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Apr 5, 2018

The Lord Heard Thomas When He Didn’t Believe

Chris Mueller

“Then he said to Thomas, ‘Put your finger here, and see my hands; and put out your hand, and place it in my side; do not be faithless, but believing.'” (John 20-27)

A Reflection on John 20:19-31

Have you ever been at a party, left to use the restroom, or take a call, only to come back and everyone is laughing about something that just happened? Normally, friends try to relate to you what happened, but it just never really captures the moment.

Well, in this Sunday’s Gospel Thomas finds himself in a similar situation. He left. I have no idea why Thomas left. Maybe he was bored. Maybe he was depressed and needed to take a walk. Whatever it was, Thomas missed a huge moment. He missed Jesus’ first appearance to the apostles after the Resurrection.  

When Thomas returns, the rest of the apostles are jubilant, and he missed it. We know from the Gospel account that Thomas refuses to believe. (In a previous blog post I deal with why). He famously says:

“Unless I see in his hands the print of the nails, and place my finger in the mark of the nails, and place my hand in his side, I will not believe.”  (John 20:25)

Now and forever it seems, Thomas, previously called the twin, is now known as doubting Thomas. Sadly, that is where most people stop looking at this story. It becomes a sort of platitude about believing and not questioning. But that is not the whole story. Interestingly, when Jesus appears again, Thomas is in the room.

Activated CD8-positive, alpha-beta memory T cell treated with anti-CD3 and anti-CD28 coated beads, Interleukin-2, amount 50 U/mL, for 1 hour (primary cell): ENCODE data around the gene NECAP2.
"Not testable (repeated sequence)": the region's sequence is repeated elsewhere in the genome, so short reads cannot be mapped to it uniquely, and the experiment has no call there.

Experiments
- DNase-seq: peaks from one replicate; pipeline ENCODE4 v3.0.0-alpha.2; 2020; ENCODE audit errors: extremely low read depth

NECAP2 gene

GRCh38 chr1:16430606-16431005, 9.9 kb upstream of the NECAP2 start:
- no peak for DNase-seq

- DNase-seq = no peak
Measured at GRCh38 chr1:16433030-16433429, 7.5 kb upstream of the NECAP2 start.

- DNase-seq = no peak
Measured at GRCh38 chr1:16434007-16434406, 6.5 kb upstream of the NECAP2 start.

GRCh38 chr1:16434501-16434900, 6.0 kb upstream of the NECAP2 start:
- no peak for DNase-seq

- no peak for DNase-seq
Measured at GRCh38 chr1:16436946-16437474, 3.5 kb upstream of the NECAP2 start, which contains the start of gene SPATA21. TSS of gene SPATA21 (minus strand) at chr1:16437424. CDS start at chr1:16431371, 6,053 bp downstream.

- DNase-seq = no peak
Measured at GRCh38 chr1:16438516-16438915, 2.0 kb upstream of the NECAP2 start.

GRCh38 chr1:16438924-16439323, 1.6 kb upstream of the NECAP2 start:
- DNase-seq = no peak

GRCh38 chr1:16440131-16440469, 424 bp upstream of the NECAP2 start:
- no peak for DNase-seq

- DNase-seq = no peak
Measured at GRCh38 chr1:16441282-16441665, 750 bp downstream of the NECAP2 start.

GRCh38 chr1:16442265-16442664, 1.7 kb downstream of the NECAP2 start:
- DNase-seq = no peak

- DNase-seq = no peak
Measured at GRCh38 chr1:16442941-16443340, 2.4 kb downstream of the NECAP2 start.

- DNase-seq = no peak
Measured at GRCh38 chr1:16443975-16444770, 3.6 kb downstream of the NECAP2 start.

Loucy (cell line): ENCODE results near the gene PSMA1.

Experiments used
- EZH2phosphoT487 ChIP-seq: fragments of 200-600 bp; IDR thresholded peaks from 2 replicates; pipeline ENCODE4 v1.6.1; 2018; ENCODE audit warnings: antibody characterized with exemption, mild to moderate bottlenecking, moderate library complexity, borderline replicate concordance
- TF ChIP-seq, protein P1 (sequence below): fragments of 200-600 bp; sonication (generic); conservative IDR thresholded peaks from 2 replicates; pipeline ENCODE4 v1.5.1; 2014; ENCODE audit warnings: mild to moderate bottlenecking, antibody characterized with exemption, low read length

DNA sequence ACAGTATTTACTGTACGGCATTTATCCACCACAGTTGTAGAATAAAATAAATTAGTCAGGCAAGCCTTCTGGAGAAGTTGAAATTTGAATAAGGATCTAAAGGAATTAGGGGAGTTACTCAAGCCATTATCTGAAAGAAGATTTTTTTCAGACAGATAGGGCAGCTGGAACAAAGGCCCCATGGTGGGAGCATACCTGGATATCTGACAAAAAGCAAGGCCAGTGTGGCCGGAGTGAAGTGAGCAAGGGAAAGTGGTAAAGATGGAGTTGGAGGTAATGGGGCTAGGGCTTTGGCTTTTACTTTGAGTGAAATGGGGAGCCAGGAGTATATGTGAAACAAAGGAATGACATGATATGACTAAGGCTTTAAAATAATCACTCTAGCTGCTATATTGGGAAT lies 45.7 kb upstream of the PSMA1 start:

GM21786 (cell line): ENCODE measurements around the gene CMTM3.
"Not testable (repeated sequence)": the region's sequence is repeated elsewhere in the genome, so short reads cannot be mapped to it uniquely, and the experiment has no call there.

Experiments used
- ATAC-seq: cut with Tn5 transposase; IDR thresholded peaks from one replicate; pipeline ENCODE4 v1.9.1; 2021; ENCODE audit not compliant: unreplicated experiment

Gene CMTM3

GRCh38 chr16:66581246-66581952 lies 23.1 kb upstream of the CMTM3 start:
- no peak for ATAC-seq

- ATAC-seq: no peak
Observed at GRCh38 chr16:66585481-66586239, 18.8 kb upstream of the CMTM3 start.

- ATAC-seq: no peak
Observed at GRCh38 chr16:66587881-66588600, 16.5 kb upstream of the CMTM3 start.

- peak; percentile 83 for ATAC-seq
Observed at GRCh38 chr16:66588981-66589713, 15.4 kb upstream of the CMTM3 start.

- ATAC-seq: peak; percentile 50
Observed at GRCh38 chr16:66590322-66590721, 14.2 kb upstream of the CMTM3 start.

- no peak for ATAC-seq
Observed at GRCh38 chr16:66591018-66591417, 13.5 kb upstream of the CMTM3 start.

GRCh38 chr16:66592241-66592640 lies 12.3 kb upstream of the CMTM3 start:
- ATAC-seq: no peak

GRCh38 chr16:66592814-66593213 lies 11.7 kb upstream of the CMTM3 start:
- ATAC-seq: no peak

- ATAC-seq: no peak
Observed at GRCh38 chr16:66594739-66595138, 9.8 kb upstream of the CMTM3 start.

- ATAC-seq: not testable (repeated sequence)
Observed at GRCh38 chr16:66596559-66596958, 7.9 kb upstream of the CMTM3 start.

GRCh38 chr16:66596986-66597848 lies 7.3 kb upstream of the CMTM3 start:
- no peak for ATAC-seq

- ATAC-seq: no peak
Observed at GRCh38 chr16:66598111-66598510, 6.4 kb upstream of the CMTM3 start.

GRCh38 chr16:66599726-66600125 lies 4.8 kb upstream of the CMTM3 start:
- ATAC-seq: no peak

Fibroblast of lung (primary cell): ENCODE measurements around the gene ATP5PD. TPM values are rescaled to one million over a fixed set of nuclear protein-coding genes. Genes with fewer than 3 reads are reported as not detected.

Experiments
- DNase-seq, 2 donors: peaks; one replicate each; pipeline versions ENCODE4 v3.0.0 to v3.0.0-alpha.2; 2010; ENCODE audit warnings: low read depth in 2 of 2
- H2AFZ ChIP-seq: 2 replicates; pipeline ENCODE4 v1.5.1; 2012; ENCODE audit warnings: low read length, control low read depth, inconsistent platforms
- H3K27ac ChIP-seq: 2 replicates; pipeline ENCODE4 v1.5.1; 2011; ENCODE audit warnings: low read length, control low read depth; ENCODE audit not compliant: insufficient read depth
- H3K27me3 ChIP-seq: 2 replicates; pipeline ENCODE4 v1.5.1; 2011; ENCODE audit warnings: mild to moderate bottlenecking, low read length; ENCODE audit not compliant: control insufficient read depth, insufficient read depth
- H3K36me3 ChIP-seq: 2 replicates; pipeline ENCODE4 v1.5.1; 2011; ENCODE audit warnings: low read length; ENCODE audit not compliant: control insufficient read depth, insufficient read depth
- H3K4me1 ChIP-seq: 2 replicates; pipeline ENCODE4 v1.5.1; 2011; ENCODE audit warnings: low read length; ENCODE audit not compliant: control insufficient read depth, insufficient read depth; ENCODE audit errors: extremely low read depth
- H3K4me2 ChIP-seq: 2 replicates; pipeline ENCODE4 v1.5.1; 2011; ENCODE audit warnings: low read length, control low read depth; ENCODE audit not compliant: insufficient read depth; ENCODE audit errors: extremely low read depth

Jesus looks at Thomas, and he says “Put your finger here, and see my hands; and put out your hand, and place it in my side; do not be faithless, but believing.”

Do you think that, upon seeing Jesus standing there, Thomas still needed the proof? Do you think he actually still needed to probe Jesus’ wounds? Probably not. Why would the Lord even bring it up? Is he taunting Thomas? Maybe it was playful. I don’t know exactly why Jesus says this, but I have a guess. You see, in saying those words to Thomas, Jesus is making it clear that he heard Thomas. Even when the Lord was not visible, when Thomas thought he was distant, and possibly not even alive, Jesus heard Thomas.

I think Jesus said those words, “put your finger here … ” because he knows us. I think he knows us well enough to understand that we forget, he is here. We struggle, and we wonder if he is really listening. We think that, because we can’t see him, that means he is somehow far away, or possibly not even alive.

I think Jesus says these words to Thomas because he wants us to hear something too, something important. “I am with you.”

You May Also Like:

The Love and Doubt of Thomas

The Story of Easter Calls Us to Evangelize

Praying the Rosary: The Glorious Mysteries

Divine Mercy Sunday & St. John Paul II

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